Low Chai Ling (‘the Applicant’) was a general practitioner who practised at The Sloane Clinic, carrying out non-invasive aesthetic treatments. On 20 September 2007 she was sent a letter by the Ministry of Health (‘MOH’) referring to some advertisements on the clinic's website, asking for more information with regard to nine different treatments listed on the website. The letter highlighted the possibility that those treatments were in breach of Art 4.1.4 of the Singapore Medical Council's (‘SMC’) Ethical Code and Ethical Guidelines (‘ECEG’) which stipulated that doctors should only treat patients according to generally accepted methods and not offer treatments which were not generally accepted by the medical profession. This led to further correspondence between the Applicant and the MOH where the Applicant tried to show that the treatments were not in violation of the ECEG. However, the MOH was unconvinced and the Applicant was subsequently charged on seven counts (two treatments were dropped from the original nine) on 1 March 2010 for offering and carrying out aesthetic procedures which allegedly contravened Art 4.1.4 of the ECEG. On 12 December 2011, the SMC's Disciplinary Committee (‘DC’) convicted the Applicant for professional misconduct under s 45 (1) (d)of the Medical Registration Act (Cap 174, 1998 Rev Ed) on five out of seven of the charges largely on the basis that those treatments did not meet the threshold required by evidence-based medicine (‘EBM’). The Applicant appealed to the High Court against that decision.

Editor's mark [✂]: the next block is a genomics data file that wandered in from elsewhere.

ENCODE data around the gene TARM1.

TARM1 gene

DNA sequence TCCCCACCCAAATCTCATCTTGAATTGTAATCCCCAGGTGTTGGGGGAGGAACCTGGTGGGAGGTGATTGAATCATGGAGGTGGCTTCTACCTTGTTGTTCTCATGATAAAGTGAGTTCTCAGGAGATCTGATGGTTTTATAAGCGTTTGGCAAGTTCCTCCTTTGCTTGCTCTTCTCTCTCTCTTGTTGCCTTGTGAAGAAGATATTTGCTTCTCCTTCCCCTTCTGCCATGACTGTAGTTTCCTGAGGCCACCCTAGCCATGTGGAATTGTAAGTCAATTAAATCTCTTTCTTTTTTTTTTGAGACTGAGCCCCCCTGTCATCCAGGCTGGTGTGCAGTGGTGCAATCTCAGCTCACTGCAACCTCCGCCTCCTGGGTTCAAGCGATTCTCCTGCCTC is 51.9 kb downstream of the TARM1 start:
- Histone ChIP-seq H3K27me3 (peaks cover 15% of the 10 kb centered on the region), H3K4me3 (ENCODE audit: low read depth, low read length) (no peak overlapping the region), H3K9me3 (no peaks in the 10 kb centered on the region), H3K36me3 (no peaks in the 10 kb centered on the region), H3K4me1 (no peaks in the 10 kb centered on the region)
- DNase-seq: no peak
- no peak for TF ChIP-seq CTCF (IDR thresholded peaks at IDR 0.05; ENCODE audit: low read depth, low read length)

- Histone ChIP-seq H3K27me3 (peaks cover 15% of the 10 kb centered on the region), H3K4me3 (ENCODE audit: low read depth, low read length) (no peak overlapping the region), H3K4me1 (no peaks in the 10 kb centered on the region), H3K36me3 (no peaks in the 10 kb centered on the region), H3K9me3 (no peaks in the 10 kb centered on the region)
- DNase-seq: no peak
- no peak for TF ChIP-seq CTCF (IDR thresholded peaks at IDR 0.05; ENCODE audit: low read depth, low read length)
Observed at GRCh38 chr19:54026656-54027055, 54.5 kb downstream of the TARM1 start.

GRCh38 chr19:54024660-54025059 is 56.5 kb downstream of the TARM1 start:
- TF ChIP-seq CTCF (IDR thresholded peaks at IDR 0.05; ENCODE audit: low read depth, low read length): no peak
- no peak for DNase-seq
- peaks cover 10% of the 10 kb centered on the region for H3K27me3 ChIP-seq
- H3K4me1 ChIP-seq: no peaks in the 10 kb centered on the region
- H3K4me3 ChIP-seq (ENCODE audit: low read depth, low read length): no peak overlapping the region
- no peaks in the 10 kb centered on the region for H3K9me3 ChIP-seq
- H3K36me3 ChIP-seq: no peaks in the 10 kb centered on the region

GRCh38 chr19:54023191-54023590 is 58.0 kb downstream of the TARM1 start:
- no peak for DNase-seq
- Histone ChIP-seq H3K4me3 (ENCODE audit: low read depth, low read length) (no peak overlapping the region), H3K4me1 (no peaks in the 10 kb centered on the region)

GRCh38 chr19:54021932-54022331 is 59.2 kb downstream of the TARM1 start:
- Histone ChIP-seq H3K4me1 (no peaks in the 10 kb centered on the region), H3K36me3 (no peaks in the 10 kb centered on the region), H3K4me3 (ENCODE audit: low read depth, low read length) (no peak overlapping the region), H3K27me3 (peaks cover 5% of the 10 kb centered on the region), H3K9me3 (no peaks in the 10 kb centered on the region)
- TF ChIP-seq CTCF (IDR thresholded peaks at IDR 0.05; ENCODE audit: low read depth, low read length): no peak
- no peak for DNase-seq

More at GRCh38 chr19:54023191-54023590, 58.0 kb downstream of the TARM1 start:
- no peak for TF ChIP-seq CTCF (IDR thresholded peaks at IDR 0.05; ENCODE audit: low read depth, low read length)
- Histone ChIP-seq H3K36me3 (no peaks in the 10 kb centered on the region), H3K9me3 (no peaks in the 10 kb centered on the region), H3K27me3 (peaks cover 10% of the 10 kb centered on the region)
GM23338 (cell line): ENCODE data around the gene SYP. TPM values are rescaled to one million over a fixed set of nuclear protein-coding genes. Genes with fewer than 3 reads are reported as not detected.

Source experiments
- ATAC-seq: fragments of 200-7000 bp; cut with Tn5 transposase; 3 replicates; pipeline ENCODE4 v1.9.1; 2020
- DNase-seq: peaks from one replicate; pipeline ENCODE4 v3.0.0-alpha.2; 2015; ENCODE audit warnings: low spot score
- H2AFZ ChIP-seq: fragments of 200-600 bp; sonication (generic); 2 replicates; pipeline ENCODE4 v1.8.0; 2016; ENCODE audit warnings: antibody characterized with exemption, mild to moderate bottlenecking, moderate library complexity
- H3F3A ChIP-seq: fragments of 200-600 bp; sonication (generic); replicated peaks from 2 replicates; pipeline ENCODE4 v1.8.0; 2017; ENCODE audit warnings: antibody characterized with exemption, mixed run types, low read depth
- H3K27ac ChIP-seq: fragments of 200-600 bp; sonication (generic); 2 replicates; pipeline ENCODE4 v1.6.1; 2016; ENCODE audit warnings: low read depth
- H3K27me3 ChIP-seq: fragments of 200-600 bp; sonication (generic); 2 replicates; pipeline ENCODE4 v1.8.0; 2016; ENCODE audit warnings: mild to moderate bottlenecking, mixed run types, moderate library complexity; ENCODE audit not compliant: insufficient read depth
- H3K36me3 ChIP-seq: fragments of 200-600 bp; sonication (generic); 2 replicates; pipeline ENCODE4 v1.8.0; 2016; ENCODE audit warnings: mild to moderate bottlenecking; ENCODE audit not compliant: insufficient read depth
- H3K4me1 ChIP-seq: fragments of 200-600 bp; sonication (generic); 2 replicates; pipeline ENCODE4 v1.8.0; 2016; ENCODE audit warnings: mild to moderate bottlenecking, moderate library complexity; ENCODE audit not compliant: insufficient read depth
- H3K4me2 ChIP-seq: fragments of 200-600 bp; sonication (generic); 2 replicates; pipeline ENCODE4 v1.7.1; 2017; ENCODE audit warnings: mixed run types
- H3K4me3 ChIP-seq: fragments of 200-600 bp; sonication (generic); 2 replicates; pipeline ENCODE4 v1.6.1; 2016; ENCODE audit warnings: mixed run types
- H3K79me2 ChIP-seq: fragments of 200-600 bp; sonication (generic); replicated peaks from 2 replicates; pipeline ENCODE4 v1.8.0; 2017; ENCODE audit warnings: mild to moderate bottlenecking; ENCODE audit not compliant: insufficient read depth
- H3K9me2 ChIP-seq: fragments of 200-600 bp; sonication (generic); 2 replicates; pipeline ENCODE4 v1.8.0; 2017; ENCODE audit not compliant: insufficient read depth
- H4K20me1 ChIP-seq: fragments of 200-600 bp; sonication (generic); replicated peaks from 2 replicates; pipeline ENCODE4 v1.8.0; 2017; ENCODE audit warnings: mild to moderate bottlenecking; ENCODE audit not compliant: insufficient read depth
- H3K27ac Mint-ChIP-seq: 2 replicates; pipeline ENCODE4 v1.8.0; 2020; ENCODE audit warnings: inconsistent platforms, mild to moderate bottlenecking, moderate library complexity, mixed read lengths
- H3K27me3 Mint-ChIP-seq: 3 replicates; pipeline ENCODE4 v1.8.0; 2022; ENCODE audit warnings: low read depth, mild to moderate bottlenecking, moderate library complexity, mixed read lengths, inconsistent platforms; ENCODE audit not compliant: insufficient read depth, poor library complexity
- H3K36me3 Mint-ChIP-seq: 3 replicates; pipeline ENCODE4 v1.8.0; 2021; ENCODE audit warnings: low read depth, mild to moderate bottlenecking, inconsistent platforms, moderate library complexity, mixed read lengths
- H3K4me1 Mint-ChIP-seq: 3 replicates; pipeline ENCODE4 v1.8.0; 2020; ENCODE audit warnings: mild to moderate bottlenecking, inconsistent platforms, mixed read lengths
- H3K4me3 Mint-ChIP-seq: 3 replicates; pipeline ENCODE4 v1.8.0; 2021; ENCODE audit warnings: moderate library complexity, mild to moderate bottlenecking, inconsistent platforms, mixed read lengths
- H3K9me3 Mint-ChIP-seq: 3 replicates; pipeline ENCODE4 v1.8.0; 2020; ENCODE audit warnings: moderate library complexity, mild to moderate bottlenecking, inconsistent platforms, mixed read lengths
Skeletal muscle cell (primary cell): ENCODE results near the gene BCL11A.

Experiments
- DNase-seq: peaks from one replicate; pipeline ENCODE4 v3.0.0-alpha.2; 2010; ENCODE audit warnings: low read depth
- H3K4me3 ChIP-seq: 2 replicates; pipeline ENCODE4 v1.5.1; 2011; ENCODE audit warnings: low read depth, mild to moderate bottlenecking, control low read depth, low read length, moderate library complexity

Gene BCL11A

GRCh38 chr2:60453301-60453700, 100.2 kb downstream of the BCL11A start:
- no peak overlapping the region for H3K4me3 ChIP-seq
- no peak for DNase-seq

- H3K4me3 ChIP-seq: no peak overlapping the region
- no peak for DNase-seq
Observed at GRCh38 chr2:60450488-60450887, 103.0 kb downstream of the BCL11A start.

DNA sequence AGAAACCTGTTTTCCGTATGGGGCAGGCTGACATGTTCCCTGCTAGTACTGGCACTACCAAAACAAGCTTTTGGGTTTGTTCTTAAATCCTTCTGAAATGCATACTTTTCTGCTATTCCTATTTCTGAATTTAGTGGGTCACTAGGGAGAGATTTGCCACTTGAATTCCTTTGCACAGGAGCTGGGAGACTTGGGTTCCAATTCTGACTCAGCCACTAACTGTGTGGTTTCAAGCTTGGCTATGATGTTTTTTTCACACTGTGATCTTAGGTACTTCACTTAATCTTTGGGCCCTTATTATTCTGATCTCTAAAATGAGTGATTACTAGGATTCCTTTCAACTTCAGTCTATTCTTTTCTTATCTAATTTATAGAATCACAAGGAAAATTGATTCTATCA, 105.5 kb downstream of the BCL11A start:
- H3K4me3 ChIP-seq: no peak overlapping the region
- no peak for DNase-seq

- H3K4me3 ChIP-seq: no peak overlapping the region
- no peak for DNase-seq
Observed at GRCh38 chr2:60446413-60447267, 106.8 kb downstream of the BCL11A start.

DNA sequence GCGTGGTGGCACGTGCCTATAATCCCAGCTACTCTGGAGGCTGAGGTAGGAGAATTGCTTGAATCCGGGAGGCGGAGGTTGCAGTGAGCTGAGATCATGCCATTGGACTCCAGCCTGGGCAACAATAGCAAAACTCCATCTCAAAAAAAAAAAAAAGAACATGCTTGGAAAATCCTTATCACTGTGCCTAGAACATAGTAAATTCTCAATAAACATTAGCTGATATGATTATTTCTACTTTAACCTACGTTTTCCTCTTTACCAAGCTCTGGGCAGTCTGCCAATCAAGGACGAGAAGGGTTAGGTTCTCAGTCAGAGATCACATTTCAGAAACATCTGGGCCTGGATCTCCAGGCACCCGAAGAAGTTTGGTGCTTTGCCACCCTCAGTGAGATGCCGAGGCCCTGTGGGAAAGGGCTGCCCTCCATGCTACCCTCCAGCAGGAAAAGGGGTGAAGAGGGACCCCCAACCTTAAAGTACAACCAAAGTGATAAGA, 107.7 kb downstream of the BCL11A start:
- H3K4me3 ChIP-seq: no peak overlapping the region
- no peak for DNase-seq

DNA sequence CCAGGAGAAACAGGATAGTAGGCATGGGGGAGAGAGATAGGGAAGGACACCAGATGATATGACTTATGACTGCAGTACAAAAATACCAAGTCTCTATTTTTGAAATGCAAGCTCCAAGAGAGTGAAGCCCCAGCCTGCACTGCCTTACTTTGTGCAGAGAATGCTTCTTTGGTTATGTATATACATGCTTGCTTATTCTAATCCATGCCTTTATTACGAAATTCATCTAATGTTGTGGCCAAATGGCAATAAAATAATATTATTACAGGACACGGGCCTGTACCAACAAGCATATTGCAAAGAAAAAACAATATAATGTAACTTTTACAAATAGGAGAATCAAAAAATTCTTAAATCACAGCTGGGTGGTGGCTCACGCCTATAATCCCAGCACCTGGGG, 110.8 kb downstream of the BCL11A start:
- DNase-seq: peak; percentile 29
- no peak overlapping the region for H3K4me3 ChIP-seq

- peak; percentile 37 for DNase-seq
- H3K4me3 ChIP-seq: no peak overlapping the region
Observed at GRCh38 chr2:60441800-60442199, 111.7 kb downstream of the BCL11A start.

Held, allowing the appeal:

(1) The charges against the applicant did not accord with the reason given for the initiation of the disciplinary proceedings during the hearing. While the charges related to the Applicant allegedly carrying out non-EBM aesthetic procedures prior to 20 September 2007, the SMC stated that the proceedings arose because the applicant failed to stop the procedures despite receiving the MOH's letter on 20 September 2007. However, there was no unequivocal directive contained in that letter (or subsequent ones) for the Applicant to stop those treatments immediately: at [31] to [37].

(2) The charges were in any event vague and did not have sufficient particulars. The Applicant was not given adequate notice of what she was being charged for: at [38] to [41].

(3) The charges contained alternative and distinct elements which were eventually considered by the DC as cumulative requirements. It appeared unclear if a cumulative approach was indeed being preferred as the charge had various limbs listed as possible alternatives. The charges were therefore legally embarrassing: at [40].